The system of sugar plantations in the Caribbean islands and Brazil was a system that had to be followed to an exact science in order to profit from the production. Image File history File links This is a lossless scalable vector image. ... This article is about sugar as food and as an important and widely-traded commodity. ... Fundamentally, a plantation is usually a large farm or estate, especially in a tropical or semitropical country, on which cotton, tobacco, coffee, sugar cane, or trees and the like is cultivated, usually by resident laborers. ... “West Indian” redirects here. ...


The slaves working the sugar plantation were caught in an unceasing rhythm of arduous labor year after year. Sugarcane is harvested about 18 months after planting and the plantations usually divided their land for efficiency. One plot was lying fallow, one plot was growing cane, and the final plot was being harvested. During the May-December rainy season, slaves planted, fertilized with animal dung, and weeded. From January to June, they harvested the cane by chopping the plants off close to the ground, stripping the leaves, then cutting them into shorter strips to be bundled off to be sent to the mill. Slave redirects here. ...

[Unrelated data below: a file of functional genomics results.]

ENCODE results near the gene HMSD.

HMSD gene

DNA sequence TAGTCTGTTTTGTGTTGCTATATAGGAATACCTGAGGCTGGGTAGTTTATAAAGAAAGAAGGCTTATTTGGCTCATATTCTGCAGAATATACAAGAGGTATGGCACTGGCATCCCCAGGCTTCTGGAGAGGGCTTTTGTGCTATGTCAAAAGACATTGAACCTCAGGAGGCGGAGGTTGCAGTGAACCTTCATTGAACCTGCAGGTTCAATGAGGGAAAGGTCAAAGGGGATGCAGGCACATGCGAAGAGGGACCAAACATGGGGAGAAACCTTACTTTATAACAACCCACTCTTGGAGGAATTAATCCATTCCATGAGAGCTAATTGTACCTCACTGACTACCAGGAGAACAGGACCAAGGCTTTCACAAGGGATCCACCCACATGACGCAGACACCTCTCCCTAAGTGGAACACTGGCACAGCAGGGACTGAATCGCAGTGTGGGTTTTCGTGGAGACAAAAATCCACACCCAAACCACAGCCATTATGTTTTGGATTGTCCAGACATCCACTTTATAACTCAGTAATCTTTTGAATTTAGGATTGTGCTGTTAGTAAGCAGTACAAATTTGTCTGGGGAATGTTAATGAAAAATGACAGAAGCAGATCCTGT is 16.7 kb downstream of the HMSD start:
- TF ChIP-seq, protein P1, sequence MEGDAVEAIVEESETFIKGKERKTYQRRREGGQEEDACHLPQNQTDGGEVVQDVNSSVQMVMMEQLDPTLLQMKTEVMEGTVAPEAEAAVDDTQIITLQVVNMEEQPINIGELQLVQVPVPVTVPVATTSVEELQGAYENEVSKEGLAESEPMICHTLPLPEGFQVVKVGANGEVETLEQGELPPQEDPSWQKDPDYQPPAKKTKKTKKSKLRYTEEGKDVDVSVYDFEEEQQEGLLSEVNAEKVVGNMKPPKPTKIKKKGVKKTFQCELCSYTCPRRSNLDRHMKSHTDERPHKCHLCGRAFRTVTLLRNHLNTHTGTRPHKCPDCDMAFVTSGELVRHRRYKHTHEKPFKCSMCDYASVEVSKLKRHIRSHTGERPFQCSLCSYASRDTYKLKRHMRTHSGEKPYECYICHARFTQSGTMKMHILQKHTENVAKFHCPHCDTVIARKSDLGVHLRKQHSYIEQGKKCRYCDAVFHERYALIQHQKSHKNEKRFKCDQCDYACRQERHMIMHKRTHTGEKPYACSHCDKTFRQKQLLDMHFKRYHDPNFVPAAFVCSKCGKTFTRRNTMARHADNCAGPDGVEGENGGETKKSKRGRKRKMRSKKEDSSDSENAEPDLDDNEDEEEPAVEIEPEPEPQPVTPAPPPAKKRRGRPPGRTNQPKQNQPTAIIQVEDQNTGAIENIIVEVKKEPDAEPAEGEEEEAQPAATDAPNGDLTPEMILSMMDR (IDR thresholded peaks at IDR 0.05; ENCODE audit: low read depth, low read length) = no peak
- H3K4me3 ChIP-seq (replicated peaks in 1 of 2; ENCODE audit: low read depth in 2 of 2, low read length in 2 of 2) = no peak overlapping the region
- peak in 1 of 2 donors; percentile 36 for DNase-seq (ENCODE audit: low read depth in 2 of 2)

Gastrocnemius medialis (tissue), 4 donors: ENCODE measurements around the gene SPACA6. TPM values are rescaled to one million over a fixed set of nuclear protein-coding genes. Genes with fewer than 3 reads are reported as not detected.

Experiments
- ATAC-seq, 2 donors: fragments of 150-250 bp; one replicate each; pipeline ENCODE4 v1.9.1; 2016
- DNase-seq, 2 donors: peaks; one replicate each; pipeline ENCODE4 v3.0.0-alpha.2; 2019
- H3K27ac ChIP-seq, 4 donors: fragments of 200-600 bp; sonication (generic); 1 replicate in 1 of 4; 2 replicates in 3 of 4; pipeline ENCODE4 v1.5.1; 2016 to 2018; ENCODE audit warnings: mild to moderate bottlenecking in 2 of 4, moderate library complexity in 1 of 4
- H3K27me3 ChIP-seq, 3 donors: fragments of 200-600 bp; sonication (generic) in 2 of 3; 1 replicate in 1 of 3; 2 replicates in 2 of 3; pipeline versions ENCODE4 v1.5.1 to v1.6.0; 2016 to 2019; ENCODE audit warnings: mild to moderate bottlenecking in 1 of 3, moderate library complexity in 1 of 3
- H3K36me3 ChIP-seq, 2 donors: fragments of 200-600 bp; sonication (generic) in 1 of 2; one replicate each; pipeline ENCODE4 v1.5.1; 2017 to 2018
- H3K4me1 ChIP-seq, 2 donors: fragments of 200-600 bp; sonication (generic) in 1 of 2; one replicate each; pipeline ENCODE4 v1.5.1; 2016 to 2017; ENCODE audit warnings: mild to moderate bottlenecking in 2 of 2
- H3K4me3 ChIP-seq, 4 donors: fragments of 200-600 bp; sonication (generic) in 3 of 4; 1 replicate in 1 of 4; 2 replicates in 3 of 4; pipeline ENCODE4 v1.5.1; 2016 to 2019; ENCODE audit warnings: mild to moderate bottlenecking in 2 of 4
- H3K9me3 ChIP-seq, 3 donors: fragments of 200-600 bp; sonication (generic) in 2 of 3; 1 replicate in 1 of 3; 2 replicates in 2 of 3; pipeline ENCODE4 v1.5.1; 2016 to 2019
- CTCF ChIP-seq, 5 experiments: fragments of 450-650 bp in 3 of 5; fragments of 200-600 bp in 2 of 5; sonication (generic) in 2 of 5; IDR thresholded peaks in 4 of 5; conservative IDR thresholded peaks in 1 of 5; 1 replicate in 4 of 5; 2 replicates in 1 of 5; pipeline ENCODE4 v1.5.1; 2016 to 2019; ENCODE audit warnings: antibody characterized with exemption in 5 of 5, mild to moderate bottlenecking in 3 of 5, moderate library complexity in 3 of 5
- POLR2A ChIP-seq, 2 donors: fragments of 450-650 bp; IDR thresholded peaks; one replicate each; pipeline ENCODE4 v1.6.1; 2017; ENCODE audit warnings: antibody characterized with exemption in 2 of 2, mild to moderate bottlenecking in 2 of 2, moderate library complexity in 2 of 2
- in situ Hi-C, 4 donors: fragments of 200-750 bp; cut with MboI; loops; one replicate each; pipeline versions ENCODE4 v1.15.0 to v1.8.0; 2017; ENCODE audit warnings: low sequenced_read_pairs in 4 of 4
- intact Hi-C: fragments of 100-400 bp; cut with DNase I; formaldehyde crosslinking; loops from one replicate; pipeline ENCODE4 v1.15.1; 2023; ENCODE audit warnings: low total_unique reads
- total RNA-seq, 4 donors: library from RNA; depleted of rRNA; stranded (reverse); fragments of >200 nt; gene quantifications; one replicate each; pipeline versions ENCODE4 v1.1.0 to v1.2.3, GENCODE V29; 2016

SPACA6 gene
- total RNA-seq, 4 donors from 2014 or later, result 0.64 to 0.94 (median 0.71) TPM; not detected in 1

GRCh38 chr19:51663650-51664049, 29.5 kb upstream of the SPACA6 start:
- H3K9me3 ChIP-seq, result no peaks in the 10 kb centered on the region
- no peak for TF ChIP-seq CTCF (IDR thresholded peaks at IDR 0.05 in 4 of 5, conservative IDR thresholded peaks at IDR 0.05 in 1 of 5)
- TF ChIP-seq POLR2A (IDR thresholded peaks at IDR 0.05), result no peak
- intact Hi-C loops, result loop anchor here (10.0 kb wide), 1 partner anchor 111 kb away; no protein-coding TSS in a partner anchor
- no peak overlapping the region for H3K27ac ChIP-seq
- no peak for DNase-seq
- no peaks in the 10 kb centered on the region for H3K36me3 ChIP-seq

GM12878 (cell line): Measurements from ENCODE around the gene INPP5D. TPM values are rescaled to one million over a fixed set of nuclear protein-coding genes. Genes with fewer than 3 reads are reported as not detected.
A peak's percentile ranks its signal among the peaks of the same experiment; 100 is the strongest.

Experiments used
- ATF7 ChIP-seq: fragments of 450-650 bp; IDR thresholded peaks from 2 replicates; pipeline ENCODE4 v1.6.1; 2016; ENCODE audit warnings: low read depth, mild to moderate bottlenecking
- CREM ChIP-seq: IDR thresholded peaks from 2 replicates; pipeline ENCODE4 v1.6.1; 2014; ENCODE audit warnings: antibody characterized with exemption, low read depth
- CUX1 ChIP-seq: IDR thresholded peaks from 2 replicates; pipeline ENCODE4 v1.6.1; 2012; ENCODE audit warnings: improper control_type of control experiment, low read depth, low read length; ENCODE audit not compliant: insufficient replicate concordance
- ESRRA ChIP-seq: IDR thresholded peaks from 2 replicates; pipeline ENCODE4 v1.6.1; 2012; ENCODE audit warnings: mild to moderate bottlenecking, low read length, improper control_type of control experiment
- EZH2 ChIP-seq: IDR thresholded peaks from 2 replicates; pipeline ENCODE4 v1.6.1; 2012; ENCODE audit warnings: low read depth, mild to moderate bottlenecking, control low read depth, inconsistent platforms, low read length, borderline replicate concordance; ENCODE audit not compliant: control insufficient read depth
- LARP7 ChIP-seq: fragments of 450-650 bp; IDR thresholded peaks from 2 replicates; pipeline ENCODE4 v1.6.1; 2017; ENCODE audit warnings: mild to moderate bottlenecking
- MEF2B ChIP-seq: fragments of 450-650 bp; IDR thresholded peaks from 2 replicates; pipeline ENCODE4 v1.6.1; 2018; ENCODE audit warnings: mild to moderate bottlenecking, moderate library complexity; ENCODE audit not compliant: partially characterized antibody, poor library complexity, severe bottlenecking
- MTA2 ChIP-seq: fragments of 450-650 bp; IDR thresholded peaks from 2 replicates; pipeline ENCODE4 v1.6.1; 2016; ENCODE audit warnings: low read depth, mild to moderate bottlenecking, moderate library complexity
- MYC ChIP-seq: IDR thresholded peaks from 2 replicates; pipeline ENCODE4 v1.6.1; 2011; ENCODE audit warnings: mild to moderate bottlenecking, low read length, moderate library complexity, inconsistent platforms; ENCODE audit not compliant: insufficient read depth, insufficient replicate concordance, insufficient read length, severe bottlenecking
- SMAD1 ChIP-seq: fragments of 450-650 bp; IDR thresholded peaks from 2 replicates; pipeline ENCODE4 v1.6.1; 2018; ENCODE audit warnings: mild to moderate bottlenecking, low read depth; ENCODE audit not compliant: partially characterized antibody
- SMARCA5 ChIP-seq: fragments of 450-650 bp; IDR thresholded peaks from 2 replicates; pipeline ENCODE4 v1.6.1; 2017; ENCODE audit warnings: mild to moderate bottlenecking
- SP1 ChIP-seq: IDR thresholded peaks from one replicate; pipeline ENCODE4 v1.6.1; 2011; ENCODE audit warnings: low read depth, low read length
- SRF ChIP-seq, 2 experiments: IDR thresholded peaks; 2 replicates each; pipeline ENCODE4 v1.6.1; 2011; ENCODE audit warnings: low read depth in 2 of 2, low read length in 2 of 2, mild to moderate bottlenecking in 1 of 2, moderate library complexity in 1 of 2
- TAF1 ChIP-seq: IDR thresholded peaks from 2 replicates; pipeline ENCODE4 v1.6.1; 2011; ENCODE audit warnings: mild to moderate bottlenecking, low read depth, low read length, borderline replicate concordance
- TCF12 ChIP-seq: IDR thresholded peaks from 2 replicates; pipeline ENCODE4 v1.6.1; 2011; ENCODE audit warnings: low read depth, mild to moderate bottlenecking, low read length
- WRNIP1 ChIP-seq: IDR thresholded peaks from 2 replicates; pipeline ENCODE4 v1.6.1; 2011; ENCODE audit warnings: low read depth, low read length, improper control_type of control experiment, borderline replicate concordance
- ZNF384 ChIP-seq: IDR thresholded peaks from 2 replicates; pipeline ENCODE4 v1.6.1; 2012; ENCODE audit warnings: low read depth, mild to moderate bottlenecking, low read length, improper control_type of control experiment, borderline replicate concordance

In the mill, the cane was crushed using a three roller mill. The juice from the crushing of the cane was then boiled or clarified until it crystallized into sugar. Some plantations also went a step further and distilled the molasses (the liquid left after the sugar is boiled or clarified) to make rum. The sugar was then shipped back to Europe, and for the slave laborer the routine started all over again. For other uses, see Europe (disambiguation). ...


See also

Banana republic Banana Republic is a chain of clothing stores owned by Gap Inc. ...


References

  1. ^ Tobacco in Virginia. Retrieved on 2006-03-24.
  2. ^ PBS The Slaves' Story. Retrieved on 2006-03-24.
  3. ^ How slavery helped build the economy. Retrieved on 2006-03-24.
  4. ^ The will of George Washington. Retrieved on 2006-03-24.
  5. ^ Slavery at Popes Plantation. Retrieved on 2006-03-24.
  6. ^ The wealthy Carter family. Retrieved on 2006-03-21.